Man’s covenant with God

Man has a contract with God. It is repeated 10 trillion times a year, yet rarely understood.

Traditionalists either choose to be silent about – or, more likely, are simply ignorant of – the fact that al fātiḥah is a contract which mirrors to a striking extent the conventions of the ancient Hittite suzerainty treaty.

Such treaties, under which vassals and lords came to terms, fell into the following sections: preamble where both the contract owner and vassal are identified, (here: 1:1, and 1:5), prologue which listed deeds done by the suzerain for the vassal (here: God’s universal credentials at 1:2-4), stipulations (terms to be upheld for the life of the treaty by the vassal and the lord (here: 1:5 and 1:6-7), provision for regular public (here: sūrah al fātiḥah is read multiple times daily by longstanding convention and given its position at the head of the Qur’anic text is a natural prelude to reading any of the rest of it), and divine witness to the treaty (which in this context is implicit). Finally, blessings on those who upheld the treaty and curses upon those who failed to do so (here: 2:2-5 and 2:6-21) were evoked after the contract proper.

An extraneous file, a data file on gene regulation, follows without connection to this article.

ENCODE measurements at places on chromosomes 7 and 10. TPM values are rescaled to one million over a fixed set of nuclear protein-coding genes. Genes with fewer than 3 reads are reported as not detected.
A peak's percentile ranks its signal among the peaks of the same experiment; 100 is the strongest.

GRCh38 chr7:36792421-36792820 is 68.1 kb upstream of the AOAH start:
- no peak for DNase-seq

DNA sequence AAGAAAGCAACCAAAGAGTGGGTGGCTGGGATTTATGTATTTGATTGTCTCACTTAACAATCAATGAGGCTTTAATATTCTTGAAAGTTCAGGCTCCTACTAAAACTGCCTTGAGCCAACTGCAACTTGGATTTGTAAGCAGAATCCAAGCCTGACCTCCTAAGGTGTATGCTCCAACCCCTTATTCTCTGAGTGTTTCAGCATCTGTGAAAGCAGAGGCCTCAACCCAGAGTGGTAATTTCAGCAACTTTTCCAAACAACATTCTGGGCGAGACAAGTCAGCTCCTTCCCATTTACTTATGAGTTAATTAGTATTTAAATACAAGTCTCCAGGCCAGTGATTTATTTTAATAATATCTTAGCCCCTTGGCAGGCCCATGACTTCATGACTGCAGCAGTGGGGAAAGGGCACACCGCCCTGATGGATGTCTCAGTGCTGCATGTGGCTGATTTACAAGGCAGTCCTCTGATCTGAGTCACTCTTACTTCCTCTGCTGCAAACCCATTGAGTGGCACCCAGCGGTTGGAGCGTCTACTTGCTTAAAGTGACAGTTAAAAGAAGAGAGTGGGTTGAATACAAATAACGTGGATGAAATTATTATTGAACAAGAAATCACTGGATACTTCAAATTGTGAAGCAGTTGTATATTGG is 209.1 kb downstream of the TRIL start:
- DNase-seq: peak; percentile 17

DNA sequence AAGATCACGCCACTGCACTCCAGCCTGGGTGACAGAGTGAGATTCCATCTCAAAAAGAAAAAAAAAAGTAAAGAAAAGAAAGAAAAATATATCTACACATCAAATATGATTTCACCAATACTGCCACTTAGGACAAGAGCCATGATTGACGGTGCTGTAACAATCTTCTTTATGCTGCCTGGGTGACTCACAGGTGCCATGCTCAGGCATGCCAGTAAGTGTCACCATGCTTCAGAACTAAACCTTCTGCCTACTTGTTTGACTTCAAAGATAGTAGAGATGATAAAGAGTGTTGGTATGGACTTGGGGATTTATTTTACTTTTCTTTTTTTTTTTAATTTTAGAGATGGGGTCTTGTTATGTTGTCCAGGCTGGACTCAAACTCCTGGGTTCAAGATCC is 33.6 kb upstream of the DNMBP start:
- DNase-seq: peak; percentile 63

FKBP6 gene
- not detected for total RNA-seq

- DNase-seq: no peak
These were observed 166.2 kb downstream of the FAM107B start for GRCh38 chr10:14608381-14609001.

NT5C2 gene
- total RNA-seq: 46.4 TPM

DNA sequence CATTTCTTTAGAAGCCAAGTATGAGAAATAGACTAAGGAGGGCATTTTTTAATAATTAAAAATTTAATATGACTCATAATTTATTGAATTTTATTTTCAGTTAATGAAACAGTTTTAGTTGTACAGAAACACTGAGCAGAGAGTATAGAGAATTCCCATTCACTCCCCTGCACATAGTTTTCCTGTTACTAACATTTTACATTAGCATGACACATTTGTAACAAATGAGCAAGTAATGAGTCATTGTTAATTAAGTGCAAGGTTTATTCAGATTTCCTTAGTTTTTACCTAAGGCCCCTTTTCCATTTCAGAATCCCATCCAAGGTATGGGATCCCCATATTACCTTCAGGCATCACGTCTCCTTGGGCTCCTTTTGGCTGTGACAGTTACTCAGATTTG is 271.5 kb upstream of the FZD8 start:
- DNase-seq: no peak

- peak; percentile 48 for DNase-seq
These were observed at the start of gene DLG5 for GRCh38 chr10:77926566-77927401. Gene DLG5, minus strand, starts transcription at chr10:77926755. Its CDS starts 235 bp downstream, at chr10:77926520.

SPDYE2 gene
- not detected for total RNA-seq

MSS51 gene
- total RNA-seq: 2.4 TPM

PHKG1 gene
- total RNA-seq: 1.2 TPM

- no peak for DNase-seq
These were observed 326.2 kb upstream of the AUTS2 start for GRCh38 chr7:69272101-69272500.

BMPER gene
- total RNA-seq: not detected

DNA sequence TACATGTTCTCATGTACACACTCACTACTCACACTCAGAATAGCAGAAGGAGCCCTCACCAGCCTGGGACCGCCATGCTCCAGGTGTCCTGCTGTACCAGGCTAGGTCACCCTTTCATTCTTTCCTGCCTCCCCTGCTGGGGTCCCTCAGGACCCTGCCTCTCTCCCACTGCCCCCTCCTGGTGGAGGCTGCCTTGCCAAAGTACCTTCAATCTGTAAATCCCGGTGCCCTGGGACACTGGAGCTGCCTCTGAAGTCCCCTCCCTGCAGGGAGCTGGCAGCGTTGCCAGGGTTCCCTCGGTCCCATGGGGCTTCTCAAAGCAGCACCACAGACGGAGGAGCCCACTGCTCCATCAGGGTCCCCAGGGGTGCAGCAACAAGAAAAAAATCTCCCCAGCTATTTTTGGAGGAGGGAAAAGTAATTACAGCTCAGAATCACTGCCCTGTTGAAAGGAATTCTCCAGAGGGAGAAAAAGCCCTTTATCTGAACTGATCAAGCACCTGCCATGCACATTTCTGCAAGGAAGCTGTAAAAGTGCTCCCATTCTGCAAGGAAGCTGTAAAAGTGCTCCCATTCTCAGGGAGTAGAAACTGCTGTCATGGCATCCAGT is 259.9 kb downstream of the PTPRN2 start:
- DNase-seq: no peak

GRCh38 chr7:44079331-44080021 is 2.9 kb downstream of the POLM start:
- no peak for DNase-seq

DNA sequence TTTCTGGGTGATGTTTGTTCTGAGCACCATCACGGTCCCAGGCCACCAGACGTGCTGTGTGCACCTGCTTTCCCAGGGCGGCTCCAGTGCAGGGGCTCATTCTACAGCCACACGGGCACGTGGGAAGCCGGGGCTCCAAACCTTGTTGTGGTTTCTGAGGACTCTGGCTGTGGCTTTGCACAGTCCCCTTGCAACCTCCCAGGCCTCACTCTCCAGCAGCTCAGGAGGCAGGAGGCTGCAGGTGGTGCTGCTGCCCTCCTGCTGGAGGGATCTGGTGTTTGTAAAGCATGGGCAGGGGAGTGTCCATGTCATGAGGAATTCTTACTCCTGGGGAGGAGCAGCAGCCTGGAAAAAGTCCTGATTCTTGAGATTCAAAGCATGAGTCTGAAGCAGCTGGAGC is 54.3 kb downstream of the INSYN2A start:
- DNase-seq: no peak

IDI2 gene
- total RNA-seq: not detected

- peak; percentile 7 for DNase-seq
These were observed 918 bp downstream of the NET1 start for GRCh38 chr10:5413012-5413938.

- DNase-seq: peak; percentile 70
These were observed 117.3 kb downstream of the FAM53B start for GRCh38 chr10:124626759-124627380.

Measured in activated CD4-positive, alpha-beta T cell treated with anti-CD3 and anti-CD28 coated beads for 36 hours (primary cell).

The opening statement of al baqarah (2:2) reads: That is al kitābu lā rayba fīhi. By use of this demonstrative pronoun the text identifies that which precedes (al fātiḥah) as al kitābu lā rayba fīhi.

The Qur’an states at 10:37 that the Qur’an itself serves two purposes: to confirm what is within its scope, and to give a detailed exposition of al kitābu lā rayba fīhi.

Since the meaning of kitāb in the collocation al kitābu lā rayba fīhi relates to treaty or covenant – both acceptable senses of kitāb – I have rendered this phrase in all three instances: the covenant about which there is no doubt.

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